Knowledge of the environmental occurrence of PCB emanated from the discovery of extremely high level of PCBs in a white-tailed sea eagle found dead in Stockholm archipelago reported by Jenson in 1966 [5]. Today, PCBs can be found in all environmental compartments including water, soil and air even in the Polar Regions. They spread into the environment from dumps, landfills, combustion process, and from their use in various open and close systems leading to their toxic effects in wildlife and human [6]. The effects of toxicity of PCB were brought to public awareness by the Yusho incident in Western Japan in 1968, where more than 1800 persons suffered from toxicity due to consumption of contaminated rice oil [7]. Subsequently, the production of PCBs in Sweden and many other industrial countries have been strictly restricted since the 1970s. The most widely accepted method for the destruction of PCBs is incineration [8](Rodriguez and Lafuente, 2002). However, incineration is an expensive practice and often produces more toxic compounds as by-products [5]. Current chemical remediation techniques were developed as a result of the demerits of incineration. 

The ability of PCBs to be degraded or be transformed in the environment depends on the degree of chlorination of the biphenyl molecule as well as isomeric substitution pattern [9]. As a result biochemical abilities of microorganisms became one of the leading strategies in the biological treatment of PCB contaminated sites [10]. This nascent shift into biological means of PCB remediation came into place because of the disadvantages of chemical and physical methods and the method is referred to as bioremediation. Bioremediation is the use of living organisms to reduce or eliminate environmental hazards resulting from accumulations of toxic chemicals or other hazardous waste [11]. Bacteria are generally used for bioremediation, but fungi, algae and plants could also be used as is the case in this study. When plants are used in bioremediation, it is usually referred to as phytoremediation. Phytoremediation is the use of vegetation for in situ treatment of contaminants in soil and water bodies. It is a promising technique that is made up of different forms depending on the technique involved. Available research investigations into phytotreatment of PCB contaminated soil used mostly food crops, with interests in the members of the Cucurbita family [12, 13, 14].  These however will add pressure into the already crippling world food security since such plant should not be consumed for its adversity. For phytoremediation of organic contaminants to be effective there should be maximum possession of plants phytoremediation abilities as indicated in Ficko et al, 14]. Weeds have been shown to possess such abilities which include amongst other factors the ability to be propagated and cultivated with simple agronomic measures; they are relatively inexpensive, self-sustainable, have unique root system and also have the ability to grow in a diverse environment [15].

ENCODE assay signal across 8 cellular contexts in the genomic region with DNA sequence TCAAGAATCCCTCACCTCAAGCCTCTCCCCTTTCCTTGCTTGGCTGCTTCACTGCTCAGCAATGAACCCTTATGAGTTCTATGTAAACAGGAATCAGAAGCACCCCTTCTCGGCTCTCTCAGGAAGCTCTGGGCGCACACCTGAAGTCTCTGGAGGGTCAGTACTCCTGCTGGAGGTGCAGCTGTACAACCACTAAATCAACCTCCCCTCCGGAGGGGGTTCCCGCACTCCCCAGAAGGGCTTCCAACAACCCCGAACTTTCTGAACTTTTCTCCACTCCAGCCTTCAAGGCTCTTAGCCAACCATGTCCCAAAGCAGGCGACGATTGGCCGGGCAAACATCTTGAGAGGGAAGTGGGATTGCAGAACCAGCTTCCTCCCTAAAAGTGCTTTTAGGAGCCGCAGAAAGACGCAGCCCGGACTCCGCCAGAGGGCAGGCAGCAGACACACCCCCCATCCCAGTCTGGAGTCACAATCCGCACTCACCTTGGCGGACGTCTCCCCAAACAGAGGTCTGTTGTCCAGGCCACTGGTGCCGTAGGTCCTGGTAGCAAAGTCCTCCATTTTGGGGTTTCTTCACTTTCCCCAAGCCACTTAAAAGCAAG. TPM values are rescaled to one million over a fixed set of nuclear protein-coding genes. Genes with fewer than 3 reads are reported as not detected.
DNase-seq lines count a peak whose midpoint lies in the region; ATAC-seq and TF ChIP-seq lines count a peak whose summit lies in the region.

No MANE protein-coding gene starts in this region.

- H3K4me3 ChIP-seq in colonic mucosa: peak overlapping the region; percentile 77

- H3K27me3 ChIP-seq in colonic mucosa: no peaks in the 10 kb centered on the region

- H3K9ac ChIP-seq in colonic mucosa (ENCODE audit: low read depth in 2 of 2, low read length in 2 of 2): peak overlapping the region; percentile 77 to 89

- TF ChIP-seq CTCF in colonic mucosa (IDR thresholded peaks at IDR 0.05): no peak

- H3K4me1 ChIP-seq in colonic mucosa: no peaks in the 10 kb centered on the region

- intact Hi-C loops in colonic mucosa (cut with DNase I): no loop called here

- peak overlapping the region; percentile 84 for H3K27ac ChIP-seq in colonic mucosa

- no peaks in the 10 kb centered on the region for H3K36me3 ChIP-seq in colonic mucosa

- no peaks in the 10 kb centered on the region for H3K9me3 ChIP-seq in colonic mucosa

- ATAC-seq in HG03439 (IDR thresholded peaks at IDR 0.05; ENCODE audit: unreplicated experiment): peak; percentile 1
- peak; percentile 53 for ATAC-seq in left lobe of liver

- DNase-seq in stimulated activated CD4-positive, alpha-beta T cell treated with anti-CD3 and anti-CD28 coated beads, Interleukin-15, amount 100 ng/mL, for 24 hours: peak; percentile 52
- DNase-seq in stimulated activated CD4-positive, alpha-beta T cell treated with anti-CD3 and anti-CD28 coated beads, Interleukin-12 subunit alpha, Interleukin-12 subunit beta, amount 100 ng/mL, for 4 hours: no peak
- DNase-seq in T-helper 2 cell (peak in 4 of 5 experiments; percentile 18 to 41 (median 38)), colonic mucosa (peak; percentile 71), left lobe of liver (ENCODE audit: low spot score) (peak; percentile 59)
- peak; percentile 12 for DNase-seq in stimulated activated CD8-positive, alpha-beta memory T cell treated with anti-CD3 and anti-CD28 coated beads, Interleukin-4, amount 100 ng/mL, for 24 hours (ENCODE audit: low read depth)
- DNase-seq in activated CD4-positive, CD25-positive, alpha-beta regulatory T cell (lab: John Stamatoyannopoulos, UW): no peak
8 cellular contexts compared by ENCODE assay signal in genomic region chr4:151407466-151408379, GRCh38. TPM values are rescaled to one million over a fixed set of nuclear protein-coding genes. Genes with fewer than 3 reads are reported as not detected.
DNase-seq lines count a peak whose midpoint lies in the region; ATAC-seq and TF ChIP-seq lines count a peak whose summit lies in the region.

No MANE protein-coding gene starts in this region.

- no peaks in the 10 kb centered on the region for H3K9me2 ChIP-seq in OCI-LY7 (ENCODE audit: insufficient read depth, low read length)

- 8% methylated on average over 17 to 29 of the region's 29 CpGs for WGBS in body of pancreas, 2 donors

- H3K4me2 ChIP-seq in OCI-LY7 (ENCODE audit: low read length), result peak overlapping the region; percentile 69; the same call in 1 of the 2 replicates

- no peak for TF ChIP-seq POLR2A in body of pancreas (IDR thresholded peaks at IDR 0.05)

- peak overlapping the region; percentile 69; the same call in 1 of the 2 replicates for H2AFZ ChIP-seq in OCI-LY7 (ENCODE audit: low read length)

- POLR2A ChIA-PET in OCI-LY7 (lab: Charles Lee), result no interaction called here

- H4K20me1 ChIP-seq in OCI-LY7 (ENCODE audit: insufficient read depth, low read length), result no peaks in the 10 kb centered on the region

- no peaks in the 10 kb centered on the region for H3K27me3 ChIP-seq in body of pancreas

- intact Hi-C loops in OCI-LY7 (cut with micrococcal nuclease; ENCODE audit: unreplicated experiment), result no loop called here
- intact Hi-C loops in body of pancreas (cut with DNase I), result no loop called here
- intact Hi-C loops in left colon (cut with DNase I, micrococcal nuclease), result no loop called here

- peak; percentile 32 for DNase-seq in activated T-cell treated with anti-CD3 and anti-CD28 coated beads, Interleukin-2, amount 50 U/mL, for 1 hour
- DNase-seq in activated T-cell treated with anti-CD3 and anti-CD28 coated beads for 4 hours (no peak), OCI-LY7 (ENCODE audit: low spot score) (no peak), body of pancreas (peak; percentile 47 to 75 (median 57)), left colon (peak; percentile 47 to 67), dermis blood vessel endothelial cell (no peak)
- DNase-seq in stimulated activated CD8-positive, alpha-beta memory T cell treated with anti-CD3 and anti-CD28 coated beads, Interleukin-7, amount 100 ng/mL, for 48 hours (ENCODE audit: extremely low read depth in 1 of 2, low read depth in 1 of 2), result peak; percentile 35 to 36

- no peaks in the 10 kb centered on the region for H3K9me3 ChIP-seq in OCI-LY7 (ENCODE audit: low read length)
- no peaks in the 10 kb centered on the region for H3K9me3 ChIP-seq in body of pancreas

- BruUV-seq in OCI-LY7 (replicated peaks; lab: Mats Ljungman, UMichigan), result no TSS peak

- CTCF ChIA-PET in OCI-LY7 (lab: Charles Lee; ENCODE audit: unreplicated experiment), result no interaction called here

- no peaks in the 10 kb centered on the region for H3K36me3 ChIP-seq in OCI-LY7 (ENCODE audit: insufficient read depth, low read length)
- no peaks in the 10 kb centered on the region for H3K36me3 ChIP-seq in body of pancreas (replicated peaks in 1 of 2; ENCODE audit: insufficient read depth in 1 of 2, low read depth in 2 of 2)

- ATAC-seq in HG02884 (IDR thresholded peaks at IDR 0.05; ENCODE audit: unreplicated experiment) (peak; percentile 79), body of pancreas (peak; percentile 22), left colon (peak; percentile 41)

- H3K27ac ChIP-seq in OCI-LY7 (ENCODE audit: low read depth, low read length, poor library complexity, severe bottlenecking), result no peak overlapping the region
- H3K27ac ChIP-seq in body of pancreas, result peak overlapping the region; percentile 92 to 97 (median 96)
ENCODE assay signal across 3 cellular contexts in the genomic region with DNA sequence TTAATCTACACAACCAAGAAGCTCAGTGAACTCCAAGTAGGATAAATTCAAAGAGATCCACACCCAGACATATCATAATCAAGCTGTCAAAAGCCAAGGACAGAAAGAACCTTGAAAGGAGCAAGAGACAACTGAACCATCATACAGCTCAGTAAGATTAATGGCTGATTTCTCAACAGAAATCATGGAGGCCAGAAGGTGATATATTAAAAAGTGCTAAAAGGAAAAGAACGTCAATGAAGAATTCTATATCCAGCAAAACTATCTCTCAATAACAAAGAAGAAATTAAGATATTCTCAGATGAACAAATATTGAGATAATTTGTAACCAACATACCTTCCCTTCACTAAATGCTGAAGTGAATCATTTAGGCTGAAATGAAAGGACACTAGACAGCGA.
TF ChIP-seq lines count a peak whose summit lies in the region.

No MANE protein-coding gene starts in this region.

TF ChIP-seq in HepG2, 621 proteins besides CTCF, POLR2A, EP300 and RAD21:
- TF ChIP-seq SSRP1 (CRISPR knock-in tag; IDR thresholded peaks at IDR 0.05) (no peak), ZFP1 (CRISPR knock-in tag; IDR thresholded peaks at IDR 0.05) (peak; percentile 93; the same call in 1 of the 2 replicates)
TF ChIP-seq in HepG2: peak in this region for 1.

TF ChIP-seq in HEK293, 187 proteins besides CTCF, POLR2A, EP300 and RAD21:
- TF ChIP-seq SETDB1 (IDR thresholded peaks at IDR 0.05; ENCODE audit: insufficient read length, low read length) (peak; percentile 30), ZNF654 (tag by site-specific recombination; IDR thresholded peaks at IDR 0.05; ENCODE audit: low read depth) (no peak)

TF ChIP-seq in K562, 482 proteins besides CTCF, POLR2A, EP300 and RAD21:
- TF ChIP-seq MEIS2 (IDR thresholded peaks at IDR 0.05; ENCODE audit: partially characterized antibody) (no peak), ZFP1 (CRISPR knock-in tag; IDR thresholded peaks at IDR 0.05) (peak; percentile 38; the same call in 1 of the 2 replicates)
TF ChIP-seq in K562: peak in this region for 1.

Chlomolaena odorata (L) R.M. King & H. Robinson (Asteraceae) is an invasive bushy shrub of Neotropical origin and has been described as one of the world’s worst tropical weeds [16]. The plant is a member of the tribe Eupatoreae in the sunflower family Asteraceae. Chromolaena odorata is described as a perfect competitor in its physiology; this means that it scavenges for available nutrients in the soil, as a result suppresses the growth of other plants even the weeds of its category [17].

Plants should be considered for phytoremediation studies if they possess a number of growth characteristics which include and not limited to plants ability to survive under stress, accumulates high biomass as well as the potential to dominate native vegetation at any new environment [16]. Chromolaena odorata possesses most of these qualities, some of which are responsible for its success as an invasive plant in new environments. These factors therefore present Chromolaena odorata as a potential plant for phytoremediation of PCB-contaminated soil. This study involves an investigation of the capabilities of C. odorata plants to grow in Aroclor contaminated soil and reduce the concentration of the compound under greenhouse conditions.